The explanation also satisfied the “appeasers”. They could claim that appeasement was wise and would have been a successful policy if it had not been for the unpredictable fact that Germany was in the grip of a madman.
Most of all, this explanation satisfied the Germans, except for a few unrepentant Nazis. After World War I, the Germans tried to shift the guilt from themselves to the Allies, or to make it appear that no one was guilty.
It was a simpler operation to shift the guilt from the Germans to Hitler. He was safely dead. He may have done a great deal of harm to Germany while he was alive. But he made up for it by his final sacrifice in the Bunker.
No amount of posthumous guilt could injure him. The blame for everything, namely World War II, the concentration camps and the gas chambers, could be loaded on to his uncomplaining shoulders.
In Taylor’s words, “with Hitler guilty, every other German could claim innocence. And the Germans, previously the most strenuous opponents of war guilt, now became its firmest advocates.”
Taylor’s approach can also be applied in the case of Karadzic. It seems from what we see now that most of the “establishment” of Europe looks at his “achievement” – Republika Srpska – favourably since it allowed for Karadzic’s successor on the political scene in Bosnia to prize his ideas and work that was most similar to that carried out by the Nazis in Germany.
Clearly and precisely, the trial and verdict in Hague is a positive legal process which must be carried out for historical record.
But can Europe even imagine the case in which war criminals – those responsible for the worst mass killings – dictate the flow of justice? Or even worse, after they finish their sentences, return home in full glory and with a state tribute?
This was the case of several war criminals, namely Biljana Plavsic and Momcilo Krajisnik. After they served two thirds of their term and returned in Republika Srpska, the Serbian establishment with its President, Milorad Dodik, greeted these early-released war criminals.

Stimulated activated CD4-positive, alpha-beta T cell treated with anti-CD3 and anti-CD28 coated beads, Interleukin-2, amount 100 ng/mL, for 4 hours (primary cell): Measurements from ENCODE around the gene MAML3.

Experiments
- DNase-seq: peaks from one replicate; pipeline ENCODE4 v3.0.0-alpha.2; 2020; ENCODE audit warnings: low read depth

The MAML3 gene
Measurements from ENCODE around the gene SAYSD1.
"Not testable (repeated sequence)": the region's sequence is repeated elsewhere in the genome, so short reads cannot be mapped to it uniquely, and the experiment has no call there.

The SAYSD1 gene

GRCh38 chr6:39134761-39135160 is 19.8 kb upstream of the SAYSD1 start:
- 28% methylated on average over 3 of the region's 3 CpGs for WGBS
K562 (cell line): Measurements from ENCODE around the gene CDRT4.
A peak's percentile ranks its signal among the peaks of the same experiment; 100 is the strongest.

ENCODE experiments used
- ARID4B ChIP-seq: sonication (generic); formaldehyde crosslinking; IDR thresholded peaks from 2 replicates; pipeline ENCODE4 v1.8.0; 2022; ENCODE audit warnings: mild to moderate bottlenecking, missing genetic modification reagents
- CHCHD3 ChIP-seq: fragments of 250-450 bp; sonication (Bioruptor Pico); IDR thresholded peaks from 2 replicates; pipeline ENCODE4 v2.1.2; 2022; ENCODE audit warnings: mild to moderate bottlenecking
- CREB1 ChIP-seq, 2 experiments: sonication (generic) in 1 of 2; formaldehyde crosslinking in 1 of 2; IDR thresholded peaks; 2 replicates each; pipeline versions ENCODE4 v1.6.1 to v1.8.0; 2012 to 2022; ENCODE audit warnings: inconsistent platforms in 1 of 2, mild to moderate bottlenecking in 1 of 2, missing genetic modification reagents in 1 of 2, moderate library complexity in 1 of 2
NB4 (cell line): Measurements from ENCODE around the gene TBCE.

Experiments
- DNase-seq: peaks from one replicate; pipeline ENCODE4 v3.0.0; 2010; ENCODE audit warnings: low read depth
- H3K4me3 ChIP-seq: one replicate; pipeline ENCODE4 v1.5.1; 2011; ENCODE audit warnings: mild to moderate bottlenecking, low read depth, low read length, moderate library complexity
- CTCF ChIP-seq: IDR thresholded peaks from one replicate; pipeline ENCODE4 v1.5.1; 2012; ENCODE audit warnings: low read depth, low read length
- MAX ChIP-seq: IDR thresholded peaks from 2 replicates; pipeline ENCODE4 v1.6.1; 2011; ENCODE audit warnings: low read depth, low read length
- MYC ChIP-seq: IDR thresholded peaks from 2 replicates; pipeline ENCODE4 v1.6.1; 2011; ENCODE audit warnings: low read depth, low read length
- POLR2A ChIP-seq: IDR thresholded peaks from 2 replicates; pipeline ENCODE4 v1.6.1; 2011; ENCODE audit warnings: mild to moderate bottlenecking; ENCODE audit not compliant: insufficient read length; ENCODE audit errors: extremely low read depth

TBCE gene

They were welcomed in Bosnia with honours of national heroes. Isn’t it sending a frightening message for the future – not just to Bosnia but to all of Europe? Are we witnessing a new “appeasement” policy towards those who openly praise war criminals and their crimes?
By the trial of Karadzic and his wartime general Ratko Mladic in the ICTY, Europe – knowingly or not – judges its “establishment” and its incorrect policy of appeasing.
This policy enabled Karadzic and his gang – as it had once enabled Hitler – to lead his people into disaster. Now is the time to stop them from going further. Now is the time to wake up and save the Serb people from falling into an even worse historical position that the Germans were in before the denazification process.
The Serb people have not gone through any of it yet, and Europe’s highest priority together – with Bosnia and their neighbours – should be to help them finally to begin this difficult journey.
Let us again repeat, “never again” with the hope and prayers that this time it will truly be never again!
Mirnes Kovac is a journalist and political analyst from Sarajevo, Bosnia and Herzegovina.
An earlier version of this article has appeared on Sarajevo Times on March 24, 2016.
The views expressed in this article are the author’s own and do not necessarily reflect Al Jazeera’s editorial policy.